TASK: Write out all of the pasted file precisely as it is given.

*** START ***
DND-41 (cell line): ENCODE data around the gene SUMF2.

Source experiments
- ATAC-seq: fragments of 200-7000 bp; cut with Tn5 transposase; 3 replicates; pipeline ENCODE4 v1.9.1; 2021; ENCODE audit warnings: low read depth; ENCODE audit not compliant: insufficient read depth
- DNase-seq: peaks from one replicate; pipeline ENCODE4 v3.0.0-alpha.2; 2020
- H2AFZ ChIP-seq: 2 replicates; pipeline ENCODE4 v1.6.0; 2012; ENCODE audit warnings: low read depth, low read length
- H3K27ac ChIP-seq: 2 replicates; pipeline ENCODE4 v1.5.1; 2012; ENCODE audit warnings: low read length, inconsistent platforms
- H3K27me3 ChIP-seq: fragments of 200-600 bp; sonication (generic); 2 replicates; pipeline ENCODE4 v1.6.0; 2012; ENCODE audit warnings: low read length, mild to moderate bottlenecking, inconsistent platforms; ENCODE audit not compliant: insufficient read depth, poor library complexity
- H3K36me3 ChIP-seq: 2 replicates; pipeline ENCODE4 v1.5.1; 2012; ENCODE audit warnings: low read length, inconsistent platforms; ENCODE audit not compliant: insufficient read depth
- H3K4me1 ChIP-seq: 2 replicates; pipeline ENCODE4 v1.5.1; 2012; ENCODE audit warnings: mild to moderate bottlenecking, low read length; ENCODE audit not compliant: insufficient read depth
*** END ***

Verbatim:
DND-41 (cell line): ENCODE data around the gene SUMF2.

Source experiments
- ATAC-seq: fragments of 200-7000 bp; cut with Tn5 transposase; 3 replicates; pipeline ENCODE4 v1.9.1; 2021; ENCODE audit warnings: low read depth; ENCODE audit not compliant: insufficient read depth
- DNase-seq: peaks from one replicate; pipeline ENCODE4 v3.0.0-alpha.2; 2020
- H2AFZ ChIP-seq: 2 replicates; pipeline ENCODE4 v1.6.0; 2012; ENCODE audit warnings: low read depth, low read length
- H3K27ac ChIP-seq: 2 replicates; pipeline ENCODE4 v1.5.1; 2012; ENCODE audit warnings: low read length, inconsistent platforms
- H3K27me3 ChIP-seq: fragments of 200-600 bp; sonication (generic); 2 replicates; pipeline ENCODE4 v1.6.0; 2012; ENCODE audit warnings: low read length, mild to moderate bottlenecking, inconsistent platforms; ENCODE audit not compliant: insufficient read depth, poor library complexity
- H3K36me3 ChIP-seq: 2 replicates; pipeline ENCODE4 v1.5.1; 2012; ENCODE audit warnings: low read length, inconsistent platforms; ENCODE audit not compliant: insufficient read depth
- H3K4me1 ChIP-seq: 2 replicates; pipeline ENCODE4 v1.5.1; 2012; ENCODE audit warnings: mild to moderate bottlenecking, low read length; ENCODE audit not compliant: insufficient read depth